I had real problems with the ending. And not the problem I thought I'd have, with the engineered "alien" monster being replaced with a machine that mimics Manhattan's powers. The way they explained why that would bring countries together sort've kind've made sense. Not as much as the squid made sense to me, but enough that I could move on. My problems were with the little cosmetic changes that made the ending feel very Hollywood, where the whole movie sturggled to be so un-Hollywood. Someone had to see Rorschach die and go "NOOOOOOOOOOOOOO!" Someone had to hit Adrian and give him a stern talking to and a glare as they walked away. Manhattan had to kiss the girl on his way out (THAT was random).

Just in general, the whole moral defeat of the book is just gone in this version. Snyder promised the same "Moral Checkmate" of the original ending applied, but it did so only on face value. You don't feel like the characters feel like they're morally oblidged. They're just oblidged for some reason. And taking away Jon's final line of "Nothing ever ends" from him and giving it to Laurie was downright criminal. That line was so chilling, and it's what gave Veidt second thoughts. In the film, it's just Dan yelling at him that does that. The whole thing is reworked in such a way that basically all the same things happen, the same things are said, but it's made palpable to the Hollywood execs that believe making people think will affect their bottom line. And that to me is just sad.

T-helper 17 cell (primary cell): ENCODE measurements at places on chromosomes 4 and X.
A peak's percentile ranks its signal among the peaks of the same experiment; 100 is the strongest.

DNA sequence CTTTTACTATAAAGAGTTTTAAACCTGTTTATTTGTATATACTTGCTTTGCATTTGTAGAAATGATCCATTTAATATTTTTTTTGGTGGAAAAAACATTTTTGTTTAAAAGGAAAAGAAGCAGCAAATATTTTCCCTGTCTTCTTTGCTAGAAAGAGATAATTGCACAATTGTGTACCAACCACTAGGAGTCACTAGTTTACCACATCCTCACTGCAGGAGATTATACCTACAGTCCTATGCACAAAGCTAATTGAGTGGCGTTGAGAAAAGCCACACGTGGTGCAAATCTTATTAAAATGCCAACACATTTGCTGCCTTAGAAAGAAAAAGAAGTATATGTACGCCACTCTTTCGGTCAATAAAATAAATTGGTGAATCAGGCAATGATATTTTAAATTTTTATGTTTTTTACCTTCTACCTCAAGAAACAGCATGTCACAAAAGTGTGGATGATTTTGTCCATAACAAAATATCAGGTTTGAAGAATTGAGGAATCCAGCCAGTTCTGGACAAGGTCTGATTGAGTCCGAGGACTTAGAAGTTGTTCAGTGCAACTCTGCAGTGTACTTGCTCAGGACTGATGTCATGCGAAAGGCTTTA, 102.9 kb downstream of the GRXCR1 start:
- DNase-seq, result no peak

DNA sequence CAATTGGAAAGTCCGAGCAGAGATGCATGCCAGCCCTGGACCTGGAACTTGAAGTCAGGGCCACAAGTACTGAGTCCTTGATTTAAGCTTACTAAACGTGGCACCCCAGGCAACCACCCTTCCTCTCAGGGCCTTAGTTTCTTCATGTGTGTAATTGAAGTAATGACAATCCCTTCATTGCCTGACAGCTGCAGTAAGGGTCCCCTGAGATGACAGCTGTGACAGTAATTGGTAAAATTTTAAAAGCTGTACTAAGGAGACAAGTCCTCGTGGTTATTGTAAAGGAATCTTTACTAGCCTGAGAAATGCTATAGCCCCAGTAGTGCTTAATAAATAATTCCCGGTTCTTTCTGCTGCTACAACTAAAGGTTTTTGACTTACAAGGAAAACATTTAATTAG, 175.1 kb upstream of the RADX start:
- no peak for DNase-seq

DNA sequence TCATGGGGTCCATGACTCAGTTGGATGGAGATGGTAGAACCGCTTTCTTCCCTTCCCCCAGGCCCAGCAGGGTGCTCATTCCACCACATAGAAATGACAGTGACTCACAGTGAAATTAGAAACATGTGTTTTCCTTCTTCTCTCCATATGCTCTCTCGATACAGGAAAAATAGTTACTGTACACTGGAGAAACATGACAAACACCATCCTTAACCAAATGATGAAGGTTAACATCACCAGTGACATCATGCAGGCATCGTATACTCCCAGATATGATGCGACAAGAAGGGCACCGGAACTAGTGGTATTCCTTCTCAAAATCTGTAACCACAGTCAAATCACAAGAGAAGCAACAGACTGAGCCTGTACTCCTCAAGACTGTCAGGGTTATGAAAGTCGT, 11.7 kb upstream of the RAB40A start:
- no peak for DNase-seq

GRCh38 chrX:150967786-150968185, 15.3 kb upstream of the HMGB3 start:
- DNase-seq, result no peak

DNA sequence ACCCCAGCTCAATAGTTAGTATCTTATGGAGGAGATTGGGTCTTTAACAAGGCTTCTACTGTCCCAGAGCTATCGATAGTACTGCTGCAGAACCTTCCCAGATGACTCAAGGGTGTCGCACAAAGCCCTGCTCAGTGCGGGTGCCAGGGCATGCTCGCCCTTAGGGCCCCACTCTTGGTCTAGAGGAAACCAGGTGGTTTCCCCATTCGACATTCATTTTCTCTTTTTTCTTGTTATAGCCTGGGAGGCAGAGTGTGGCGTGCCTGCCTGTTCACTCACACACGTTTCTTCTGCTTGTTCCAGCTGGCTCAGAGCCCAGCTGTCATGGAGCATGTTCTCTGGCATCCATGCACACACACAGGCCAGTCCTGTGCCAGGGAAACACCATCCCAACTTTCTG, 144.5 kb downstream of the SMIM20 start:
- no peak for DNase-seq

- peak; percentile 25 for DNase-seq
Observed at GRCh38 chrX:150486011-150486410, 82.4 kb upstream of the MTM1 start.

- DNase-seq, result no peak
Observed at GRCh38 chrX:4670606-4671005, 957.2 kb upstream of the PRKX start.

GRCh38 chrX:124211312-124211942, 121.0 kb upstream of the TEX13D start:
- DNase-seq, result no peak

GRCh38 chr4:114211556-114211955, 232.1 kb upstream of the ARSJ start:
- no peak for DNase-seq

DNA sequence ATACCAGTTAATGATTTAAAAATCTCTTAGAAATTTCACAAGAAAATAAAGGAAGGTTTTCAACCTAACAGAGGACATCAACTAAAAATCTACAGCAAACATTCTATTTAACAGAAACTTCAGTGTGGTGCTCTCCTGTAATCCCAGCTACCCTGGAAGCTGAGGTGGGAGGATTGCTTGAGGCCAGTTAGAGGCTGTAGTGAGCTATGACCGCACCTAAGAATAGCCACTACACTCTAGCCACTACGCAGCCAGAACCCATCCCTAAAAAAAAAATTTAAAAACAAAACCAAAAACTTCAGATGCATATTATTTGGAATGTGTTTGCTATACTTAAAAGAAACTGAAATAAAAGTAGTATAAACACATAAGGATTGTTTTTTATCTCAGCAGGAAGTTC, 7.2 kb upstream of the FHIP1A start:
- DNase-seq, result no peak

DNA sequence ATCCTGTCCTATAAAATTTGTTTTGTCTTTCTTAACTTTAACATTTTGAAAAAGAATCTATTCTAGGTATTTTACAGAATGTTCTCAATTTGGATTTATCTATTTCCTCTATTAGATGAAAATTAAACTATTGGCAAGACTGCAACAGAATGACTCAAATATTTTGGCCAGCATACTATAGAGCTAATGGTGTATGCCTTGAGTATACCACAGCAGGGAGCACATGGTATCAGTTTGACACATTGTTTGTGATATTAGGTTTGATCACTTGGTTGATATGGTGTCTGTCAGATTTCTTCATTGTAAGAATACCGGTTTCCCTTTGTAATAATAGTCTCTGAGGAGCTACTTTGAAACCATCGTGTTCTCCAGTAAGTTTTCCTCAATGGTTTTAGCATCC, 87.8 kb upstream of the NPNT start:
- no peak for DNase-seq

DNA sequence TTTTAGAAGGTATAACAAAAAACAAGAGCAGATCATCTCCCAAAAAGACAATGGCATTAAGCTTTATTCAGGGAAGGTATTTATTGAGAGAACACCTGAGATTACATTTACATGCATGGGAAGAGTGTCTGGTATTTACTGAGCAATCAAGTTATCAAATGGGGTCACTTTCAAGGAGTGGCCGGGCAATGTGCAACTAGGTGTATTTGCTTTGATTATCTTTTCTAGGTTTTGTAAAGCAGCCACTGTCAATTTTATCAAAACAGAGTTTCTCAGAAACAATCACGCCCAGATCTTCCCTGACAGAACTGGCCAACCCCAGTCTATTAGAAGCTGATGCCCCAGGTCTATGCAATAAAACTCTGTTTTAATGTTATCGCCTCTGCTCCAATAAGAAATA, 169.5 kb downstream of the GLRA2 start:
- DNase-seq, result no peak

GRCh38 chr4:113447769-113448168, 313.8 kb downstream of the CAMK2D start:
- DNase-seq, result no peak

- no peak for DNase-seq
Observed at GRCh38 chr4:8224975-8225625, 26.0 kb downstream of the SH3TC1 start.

But I will say this; it could have been a total write-off. They could have made this movie 5 years ago, and if they used the script they had for that stage of production, I wouldn't have even gone to see this movie at all. So props must go out to the men and women who took a risk on something so different, and keeping it true for the most part. It's just a shame they fumbled in the final quarter.